Miguel A. Pappolla, PhD
Professor, Department of Neurology
University of Texas, USA
Dr. Pappolla is currently a Professor appointment with the Department of Neurology at the University of Texas Medical Branch in Galveston . Dr. Pappolla received his MD degree from the University of Buenos Aires in Argentina in 1978. His training includes a PhD Doctorate in Human aging in Barcelona, Spain and medical residencies and fellowships in the USA in Neurology, Anatomic Pathology, Neuropathology and Interventional Pain Medicine (Anesthesia based). This training required 10 additional years of post graduate medical education, all pursued in programs accredited by the American Board of Medical Specialties.
Dr. Pappolla holds active board-certifications in 5 disciplines of Medicine (Pain Medicine, Neurology, Anatomic Pathology, Clinical Pathology and Neuropathology). His scientific work includes more than 100 publications and book chapters mostly focusing in neuroscience research. He pioneered the relationship between Alzheimers disease and oxidative stress and cholesterol metabolism with some of his papers reaching over 700 citations in peer reviewed journals.
Dr. Pappolla served for over 20 years as a consultant for the National Institutes of Health and a full Professor or Faculty at several medical schools in the USA (New York Medical College, LSU New Orleans, Mount Sinai Medical School in New York City, Medical University of South Carolina, University of Texas) where he taught Neurosciences and Neuropathology to medical students and medical residents for over 20 years. He has also served as Chairman of Neurology and Director of Neurosciences in one of the largest tertiary care centers in Mississippi, till about the time when his practice was disrupted by hurricane Katrina in 2005.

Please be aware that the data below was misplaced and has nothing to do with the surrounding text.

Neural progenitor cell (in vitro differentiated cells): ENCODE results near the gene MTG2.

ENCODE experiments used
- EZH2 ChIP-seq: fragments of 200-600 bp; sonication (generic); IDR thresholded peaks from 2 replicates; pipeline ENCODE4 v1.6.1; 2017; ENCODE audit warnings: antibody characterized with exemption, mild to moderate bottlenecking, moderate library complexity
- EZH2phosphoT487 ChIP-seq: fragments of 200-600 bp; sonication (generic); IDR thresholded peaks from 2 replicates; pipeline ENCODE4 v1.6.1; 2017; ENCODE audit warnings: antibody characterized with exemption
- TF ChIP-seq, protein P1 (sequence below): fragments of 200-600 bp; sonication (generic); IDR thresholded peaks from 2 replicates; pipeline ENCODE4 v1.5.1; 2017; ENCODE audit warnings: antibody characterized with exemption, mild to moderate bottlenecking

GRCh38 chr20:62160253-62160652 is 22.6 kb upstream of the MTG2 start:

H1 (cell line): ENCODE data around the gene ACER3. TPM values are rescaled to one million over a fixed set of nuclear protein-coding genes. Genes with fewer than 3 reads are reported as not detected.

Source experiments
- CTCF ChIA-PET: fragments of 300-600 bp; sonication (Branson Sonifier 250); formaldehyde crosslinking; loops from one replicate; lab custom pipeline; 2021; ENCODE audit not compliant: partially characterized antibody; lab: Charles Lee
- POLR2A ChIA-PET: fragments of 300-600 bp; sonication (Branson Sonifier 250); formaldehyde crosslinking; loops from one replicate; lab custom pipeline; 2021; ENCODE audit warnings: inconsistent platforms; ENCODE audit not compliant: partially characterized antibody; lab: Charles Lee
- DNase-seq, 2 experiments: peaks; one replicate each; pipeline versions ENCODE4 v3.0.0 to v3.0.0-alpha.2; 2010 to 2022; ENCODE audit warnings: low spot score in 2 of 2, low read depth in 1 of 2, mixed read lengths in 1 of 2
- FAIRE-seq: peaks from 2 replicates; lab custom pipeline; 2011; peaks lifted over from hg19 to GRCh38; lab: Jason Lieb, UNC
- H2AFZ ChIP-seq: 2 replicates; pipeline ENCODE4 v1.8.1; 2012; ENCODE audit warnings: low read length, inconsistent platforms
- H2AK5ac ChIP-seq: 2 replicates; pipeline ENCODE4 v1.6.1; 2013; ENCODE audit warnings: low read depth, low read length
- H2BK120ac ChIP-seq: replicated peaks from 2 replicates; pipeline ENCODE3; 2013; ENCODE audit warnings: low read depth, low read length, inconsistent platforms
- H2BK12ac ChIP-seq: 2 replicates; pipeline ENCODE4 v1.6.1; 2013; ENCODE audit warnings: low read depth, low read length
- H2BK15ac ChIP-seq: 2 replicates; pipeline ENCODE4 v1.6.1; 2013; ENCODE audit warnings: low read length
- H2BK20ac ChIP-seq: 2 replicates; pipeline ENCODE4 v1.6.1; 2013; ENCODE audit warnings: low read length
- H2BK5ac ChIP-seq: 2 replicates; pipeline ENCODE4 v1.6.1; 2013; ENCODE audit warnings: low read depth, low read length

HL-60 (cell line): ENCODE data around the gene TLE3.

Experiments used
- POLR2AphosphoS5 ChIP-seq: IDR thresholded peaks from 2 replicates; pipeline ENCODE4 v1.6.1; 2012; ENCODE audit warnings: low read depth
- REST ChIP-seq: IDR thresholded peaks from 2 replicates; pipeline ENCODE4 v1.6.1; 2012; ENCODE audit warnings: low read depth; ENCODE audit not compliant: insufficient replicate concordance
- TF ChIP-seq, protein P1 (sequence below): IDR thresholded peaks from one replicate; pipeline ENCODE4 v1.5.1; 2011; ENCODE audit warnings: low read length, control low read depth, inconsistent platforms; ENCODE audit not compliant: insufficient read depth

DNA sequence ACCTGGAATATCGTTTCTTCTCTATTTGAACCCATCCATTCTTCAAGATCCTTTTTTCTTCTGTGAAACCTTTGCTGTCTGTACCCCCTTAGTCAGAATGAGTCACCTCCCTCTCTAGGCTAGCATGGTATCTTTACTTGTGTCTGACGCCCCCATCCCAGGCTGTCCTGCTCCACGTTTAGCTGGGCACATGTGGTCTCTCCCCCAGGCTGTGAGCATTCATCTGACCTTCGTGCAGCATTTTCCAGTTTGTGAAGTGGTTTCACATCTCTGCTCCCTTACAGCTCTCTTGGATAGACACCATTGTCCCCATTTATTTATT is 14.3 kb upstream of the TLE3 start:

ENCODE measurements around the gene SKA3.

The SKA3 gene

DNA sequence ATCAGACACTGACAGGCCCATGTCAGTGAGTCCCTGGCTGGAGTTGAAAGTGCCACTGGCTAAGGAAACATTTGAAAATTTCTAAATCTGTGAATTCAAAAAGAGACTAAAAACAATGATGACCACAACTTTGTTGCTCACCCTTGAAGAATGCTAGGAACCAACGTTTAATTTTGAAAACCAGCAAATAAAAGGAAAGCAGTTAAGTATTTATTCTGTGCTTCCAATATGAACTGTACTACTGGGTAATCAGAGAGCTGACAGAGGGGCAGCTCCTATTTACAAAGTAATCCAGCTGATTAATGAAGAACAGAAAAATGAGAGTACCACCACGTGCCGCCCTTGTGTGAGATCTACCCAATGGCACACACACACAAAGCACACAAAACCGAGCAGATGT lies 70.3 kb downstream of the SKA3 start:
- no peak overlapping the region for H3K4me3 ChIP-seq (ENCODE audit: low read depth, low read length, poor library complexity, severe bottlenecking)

He then moved to the University of South Carolina as the Josephine Tucker Professor of Neurology but more recently relocated to Houston, Texas in 2008.
Dr. Pappolla's laboratory was among the first to identify evidence of oxidative stress in Alzheimer's disease brain. In collaboration with other labs, he conducted groundbreaking research on hypercholesterolemia as an early risk factor for Alzheimer's disease. As a neuropathologist, Dr. Pappolla described several unique neuropathologic lesions including the colloid body of Parkinson's disease (later renamed "pale body" by Gibbs et al) and the ubiquitinated "dot-like inclusions" in aged brains.
Dr. Pappolla's research interest is in the development of treatments for neurological degenerative diseases. He has patented and developed novel neuroprotective agents such as OX-1 (now on phase 2 trial for Friedriech ataxia) and melatonin related analogs for Alzheimer's disease.